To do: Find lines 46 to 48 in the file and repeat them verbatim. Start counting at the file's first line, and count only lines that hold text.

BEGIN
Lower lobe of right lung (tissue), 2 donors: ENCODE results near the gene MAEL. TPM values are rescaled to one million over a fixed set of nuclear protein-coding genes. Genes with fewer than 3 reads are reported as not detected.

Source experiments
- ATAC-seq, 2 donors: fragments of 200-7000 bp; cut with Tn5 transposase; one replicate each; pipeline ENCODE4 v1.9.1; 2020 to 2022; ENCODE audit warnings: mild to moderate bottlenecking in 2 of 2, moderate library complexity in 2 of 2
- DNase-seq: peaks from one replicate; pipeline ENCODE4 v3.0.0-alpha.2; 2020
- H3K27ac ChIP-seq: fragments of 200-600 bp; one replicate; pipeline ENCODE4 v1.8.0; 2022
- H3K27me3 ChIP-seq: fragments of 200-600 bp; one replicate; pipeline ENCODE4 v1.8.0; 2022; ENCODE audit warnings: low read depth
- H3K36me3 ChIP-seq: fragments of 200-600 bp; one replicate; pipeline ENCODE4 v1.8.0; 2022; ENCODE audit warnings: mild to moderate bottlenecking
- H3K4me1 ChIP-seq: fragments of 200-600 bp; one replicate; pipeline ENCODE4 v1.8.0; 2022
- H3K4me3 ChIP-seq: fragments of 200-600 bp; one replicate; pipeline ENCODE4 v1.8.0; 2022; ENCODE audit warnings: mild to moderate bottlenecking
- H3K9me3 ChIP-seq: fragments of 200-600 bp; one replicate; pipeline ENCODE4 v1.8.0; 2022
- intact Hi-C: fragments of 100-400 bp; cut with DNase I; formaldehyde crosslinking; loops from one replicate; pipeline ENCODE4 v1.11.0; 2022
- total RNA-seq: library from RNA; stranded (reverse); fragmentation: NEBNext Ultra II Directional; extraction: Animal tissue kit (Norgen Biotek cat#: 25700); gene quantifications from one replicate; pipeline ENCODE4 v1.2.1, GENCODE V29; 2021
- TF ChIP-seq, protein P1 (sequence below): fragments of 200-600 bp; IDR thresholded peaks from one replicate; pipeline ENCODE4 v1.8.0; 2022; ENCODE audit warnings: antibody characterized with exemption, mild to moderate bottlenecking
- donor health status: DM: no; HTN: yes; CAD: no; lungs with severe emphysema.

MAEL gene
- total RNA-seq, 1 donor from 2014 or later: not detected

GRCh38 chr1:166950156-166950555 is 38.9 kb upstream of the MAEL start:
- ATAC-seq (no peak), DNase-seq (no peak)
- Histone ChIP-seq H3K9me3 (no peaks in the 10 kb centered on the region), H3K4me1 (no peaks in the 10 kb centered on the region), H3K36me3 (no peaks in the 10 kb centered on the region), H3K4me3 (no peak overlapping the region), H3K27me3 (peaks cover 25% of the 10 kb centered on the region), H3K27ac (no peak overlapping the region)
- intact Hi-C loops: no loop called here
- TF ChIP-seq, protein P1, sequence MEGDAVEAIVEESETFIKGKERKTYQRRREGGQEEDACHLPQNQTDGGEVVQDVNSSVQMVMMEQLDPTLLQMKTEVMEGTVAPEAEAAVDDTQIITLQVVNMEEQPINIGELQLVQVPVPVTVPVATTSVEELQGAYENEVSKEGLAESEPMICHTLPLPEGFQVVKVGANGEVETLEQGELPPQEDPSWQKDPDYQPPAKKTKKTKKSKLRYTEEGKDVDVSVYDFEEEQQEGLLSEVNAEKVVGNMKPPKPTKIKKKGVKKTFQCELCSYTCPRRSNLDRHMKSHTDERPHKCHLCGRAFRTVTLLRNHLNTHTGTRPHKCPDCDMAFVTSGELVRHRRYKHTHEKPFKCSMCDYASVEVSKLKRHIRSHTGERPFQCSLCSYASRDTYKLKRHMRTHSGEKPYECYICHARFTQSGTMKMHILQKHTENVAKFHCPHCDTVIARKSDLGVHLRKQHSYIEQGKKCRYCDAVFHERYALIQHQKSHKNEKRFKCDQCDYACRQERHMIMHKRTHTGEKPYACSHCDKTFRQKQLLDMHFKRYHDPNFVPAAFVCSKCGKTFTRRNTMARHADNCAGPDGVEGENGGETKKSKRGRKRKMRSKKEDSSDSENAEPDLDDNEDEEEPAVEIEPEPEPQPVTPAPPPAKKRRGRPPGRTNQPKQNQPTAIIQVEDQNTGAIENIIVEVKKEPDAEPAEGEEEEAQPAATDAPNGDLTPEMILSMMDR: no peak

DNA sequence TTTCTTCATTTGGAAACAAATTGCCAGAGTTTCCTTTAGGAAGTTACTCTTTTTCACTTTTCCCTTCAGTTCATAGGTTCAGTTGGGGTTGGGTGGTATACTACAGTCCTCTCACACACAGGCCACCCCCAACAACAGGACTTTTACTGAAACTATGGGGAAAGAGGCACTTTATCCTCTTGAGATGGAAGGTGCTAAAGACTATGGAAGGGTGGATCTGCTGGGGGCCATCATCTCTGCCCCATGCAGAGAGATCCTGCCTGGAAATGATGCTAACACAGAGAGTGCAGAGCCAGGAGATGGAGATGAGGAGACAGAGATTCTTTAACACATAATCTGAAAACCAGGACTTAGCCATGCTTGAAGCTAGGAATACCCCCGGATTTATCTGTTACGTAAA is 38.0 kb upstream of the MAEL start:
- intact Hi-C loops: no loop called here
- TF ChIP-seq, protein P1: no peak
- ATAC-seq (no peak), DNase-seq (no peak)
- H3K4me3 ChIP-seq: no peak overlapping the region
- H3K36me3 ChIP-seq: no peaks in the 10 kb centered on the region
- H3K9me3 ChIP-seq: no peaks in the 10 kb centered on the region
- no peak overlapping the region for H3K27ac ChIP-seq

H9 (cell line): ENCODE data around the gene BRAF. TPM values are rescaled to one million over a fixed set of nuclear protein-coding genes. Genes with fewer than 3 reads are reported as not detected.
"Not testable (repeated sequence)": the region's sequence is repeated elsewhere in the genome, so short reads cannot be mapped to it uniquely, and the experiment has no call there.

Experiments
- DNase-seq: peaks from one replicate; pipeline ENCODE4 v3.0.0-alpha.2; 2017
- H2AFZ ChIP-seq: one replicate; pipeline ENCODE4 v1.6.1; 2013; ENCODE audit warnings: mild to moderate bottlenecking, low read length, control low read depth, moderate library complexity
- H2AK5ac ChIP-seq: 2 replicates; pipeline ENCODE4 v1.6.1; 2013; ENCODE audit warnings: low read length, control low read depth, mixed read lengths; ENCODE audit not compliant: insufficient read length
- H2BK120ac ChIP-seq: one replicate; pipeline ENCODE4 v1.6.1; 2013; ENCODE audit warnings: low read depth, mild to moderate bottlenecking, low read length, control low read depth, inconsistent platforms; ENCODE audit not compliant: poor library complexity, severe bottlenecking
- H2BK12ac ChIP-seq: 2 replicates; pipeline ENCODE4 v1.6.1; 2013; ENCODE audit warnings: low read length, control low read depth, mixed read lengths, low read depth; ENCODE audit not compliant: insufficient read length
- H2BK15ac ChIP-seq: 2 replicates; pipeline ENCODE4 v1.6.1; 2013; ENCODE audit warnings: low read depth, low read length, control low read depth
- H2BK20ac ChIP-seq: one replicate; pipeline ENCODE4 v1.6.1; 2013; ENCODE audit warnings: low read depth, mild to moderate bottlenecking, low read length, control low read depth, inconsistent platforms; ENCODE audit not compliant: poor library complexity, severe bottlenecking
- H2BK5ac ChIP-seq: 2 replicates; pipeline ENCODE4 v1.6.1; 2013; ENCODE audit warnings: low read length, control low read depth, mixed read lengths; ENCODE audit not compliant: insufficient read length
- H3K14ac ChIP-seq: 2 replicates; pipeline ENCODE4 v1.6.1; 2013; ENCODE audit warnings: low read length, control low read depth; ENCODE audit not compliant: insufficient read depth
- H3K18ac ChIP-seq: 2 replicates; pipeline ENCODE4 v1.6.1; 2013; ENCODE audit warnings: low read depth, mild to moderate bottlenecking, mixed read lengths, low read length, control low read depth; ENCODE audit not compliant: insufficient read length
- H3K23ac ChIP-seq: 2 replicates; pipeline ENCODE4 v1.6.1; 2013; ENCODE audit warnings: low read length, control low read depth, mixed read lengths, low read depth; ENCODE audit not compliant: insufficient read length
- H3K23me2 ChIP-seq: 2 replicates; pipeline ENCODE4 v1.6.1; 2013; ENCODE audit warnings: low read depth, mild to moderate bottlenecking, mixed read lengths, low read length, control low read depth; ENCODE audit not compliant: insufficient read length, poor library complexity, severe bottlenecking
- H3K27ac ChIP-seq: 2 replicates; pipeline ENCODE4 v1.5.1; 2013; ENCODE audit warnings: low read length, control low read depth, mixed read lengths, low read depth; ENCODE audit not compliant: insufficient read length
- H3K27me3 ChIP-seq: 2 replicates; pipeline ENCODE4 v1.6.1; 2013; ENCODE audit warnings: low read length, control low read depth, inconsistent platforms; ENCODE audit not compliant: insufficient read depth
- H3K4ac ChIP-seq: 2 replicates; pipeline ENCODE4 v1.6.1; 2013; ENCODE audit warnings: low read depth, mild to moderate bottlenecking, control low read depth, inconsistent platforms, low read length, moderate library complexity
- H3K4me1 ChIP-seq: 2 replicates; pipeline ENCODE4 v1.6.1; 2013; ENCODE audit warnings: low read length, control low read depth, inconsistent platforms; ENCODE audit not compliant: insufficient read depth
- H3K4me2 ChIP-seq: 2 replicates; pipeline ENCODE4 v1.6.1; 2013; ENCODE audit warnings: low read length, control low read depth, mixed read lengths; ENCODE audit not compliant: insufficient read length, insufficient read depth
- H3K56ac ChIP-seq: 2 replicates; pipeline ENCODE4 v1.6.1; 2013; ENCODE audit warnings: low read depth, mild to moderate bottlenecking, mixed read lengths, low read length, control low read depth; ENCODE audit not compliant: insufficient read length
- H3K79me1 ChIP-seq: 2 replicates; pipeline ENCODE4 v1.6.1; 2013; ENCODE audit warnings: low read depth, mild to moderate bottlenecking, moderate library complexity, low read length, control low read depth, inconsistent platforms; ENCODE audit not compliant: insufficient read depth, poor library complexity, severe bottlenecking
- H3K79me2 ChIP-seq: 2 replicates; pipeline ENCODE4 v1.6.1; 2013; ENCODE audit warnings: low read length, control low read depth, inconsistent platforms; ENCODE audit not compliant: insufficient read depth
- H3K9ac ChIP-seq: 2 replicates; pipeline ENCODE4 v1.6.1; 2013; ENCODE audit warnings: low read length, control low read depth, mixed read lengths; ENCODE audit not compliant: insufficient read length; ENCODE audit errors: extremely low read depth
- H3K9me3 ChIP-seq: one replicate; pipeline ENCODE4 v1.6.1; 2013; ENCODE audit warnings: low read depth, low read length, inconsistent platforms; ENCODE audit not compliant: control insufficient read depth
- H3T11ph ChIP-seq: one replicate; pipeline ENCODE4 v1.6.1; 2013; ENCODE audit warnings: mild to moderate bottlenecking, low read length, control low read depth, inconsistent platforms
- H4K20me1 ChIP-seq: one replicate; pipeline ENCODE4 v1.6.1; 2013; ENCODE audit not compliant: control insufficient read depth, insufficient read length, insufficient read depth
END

- H3K27me3 ChIP-seq: 2 replicates; pipeline ENCODE4 v1.6.1; 2013; ENCODE audit warnings: low read length, control low read depth, inconsistent platforms; ENCODE audit not compliant: insufficient read depth
- H3K4ac ChIP-seq: 2 replicates; pipeline ENCODE4 v1.6.1; 2013; ENCODE audit warnings: low read depth, mild to moderate bottlenecking, control low read depth, inconsistent platforms, low read length, moderate library complexity
- H3K4me1 ChIP-seq: 2 replicates; pipeline ENCODE4 v1.6.1; 2013; ENCODE audit warnings: low read length, control low read depth, inconsistent platforms; ENCODE audit not compliant: insufficient read depth